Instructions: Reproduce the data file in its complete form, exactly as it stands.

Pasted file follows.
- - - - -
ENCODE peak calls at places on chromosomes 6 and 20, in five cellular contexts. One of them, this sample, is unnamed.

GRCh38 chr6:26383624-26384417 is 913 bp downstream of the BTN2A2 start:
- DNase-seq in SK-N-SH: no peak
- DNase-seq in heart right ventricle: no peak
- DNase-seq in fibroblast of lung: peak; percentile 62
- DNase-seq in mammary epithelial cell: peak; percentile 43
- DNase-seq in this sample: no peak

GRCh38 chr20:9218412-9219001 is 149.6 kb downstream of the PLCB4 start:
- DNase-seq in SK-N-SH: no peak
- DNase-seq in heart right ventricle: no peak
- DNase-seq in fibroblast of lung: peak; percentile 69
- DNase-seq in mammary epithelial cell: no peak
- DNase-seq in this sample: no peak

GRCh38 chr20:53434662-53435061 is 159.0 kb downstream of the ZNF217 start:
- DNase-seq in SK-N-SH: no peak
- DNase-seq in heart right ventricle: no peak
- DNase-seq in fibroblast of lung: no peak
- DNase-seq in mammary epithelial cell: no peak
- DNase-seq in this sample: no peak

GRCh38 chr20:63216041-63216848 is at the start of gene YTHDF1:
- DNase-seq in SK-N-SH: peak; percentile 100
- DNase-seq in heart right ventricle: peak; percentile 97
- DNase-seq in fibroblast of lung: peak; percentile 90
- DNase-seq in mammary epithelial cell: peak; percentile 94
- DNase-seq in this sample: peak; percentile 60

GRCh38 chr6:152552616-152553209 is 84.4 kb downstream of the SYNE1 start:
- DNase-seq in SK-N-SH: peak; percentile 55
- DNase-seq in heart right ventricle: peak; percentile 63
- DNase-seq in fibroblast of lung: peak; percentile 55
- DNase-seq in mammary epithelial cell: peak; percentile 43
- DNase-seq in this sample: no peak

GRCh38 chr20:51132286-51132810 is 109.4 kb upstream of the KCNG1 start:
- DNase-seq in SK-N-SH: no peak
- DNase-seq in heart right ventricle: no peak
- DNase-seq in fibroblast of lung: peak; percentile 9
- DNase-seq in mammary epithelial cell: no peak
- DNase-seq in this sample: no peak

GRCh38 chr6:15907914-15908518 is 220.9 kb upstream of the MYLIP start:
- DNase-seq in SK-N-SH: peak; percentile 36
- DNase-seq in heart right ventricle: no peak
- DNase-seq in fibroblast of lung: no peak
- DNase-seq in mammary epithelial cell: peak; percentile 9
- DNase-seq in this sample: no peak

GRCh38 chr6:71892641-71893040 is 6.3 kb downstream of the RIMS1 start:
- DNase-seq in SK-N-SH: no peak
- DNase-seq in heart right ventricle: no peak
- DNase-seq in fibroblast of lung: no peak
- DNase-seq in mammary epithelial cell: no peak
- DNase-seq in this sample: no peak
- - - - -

ENCODE peak calls at places on chromosomes 6 and 20, in five cellular contexts. One of them, this sample, is unnamed.

GRCh38 chr6:26383624-26384417 is 913 bp downstream of the BTN2A2 start:
- DNase-seq in SK-N-SH: no peak
- DNase-seq in heart right ventricle: no peak
- DNase-seq in fibroblast of lung: peak; percentile 62
- DNase-seq in mammary epithelial cell: peak; percentile 43
- DNase-seq in this sample: no peak

GRCh38 chr20:9218412-9219001 is 149.6 kb downstream of the PLCB4 start:
- DNase-seq in SK-N-SH: no peak
- DNase-seq in heart right ventricle: no peak
- DNase-seq in fibroblast of lung: peak; percentile 69
- DNase-seq in mammary epithelial cell: no peak
- DNase-seq in this sample: no peak

GRCh38 chr20:53434662-53435061 is 159.0 kb downstream of the ZNF217 start:
- DNase-seq in SK-N-SH: no peak
- DNase-seq in heart right ventricle: no peak
- DNase-seq in fibroblast of lung: no peak
- DNase-seq in mammary epithelial cell: no peak
- DNase-seq in this sample: no peak

GRCh38 chr20:63216041-63216848 is at the start of gene YTHDF1:
- DNase-seq in SK-N-SH: peak; percentile 100
- DNase-seq in heart right ventricle: peak; percentile 97
- DNase-seq in fibroblast of lung: peak; percentile 90
- DNase-seq in mammary epithelial cell: peak; percentile 94
- DNase-seq in this sample: peak; percentile 60

GRCh38 chr6:152552616-152553209 is 84.4 kb downstream of the SYNE1 start:
- DNase-seq in SK-N-SH: peak; percentile 55
- DNase-seq in heart right ventricle: peak; percentile 63
- DNase-seq in fibroblast of lung: peak; percentile 55
- DNase-seq in mammary epithelial cell: peak; percentile 43
- DNase-seq in this sample: no peak

GRCh38 chr20:51132286-51132810 is 109.4 kb upstream of the KCNG1 start:
- DNase-seq in SK-N-SH: no peak
- DNase-seq in heart right ventricle: no peak
- DNase-seq in fibroblast of lung: peak; percentile 9
- DNase-seq in mammary epithelial cell: no peak
- DNase-seq in this sample: no peak

GRCh38 chr6:15907914-15908518 is 220.9 kb upstream of the MYLIP start:
- DNase-seq in SK-N-SH: peak; percentile 36
- DNase-seq in heart right ventricle: no peak
- DNase-seq in fibroblast of lung: no peak
- DNase-seq in mammary epithelial cell: peak; percentile 9
- DNase-seq in this sample: no peak

GRCh38 chr6:71892641-71893040 is 6.3 kb downstream of the RIMS1 start:
- DNase-seq in SK-N-SH: no peak
- DNase-seq in heart right ventricle: no peak
- DNase-seq in fibroblast of lung: no peak
- DNase-seq in mammary epithelial cell: no peak
- DNase-seq in this sample: no peak